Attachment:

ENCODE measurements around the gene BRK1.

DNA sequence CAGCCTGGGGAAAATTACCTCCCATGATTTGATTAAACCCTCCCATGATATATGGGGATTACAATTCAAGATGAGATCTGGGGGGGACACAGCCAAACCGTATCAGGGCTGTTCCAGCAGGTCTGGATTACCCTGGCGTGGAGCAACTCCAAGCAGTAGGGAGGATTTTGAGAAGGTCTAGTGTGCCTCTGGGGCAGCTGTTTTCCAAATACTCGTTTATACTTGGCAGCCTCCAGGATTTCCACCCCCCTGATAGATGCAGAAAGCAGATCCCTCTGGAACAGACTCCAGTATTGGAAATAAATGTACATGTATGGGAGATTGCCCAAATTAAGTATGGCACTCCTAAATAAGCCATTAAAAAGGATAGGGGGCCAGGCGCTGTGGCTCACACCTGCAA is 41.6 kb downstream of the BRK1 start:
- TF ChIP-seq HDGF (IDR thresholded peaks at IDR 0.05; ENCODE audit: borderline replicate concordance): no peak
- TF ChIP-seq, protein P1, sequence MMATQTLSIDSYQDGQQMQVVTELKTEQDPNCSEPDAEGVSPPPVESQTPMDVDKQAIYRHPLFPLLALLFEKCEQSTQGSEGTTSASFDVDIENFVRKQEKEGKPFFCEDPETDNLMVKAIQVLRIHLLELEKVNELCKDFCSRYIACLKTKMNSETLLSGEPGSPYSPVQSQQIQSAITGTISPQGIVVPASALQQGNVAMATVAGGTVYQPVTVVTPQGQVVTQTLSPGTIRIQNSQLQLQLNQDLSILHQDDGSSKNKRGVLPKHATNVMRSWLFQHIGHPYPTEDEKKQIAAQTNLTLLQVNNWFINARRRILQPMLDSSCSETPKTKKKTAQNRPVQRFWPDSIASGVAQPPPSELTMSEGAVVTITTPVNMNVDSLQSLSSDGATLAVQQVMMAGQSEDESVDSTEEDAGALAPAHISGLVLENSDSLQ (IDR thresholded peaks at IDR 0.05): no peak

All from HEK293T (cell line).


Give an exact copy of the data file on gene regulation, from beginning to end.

ENCODE measurements around the gene BRK1.

DNA sequence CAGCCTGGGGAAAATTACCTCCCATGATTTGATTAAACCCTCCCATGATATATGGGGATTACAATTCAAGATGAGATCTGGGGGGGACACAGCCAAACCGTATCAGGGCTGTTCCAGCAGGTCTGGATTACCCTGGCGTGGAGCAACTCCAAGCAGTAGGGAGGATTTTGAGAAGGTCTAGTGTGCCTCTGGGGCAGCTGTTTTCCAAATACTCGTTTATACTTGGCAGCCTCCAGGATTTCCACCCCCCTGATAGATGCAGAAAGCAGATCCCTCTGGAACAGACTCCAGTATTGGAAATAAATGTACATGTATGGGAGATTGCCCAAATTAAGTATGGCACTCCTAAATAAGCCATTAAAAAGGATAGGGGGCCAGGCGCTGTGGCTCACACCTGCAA is 41.6 kb downstream of the BRK1 start:
- TF ChIP-seq HDGF (IDR thresholded peaks at IDR 0.05; ENCODE audit: borderline replicate concordance): no peak
- TF ChIP-seq, protein P1, sequence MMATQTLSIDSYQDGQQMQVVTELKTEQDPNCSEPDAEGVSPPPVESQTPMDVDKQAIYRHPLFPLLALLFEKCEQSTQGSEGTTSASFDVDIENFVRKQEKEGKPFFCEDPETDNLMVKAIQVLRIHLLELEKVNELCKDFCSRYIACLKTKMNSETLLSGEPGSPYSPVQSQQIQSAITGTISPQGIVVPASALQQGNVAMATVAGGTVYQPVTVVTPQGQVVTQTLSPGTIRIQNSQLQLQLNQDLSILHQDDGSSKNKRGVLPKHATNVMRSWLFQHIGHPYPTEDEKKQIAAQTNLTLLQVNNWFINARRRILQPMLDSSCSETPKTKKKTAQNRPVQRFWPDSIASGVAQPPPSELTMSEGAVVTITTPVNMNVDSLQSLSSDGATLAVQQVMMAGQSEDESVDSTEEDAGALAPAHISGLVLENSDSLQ (IDR thresholded peaks at IDR 0.05): no peak

All from HEK293T (cell line).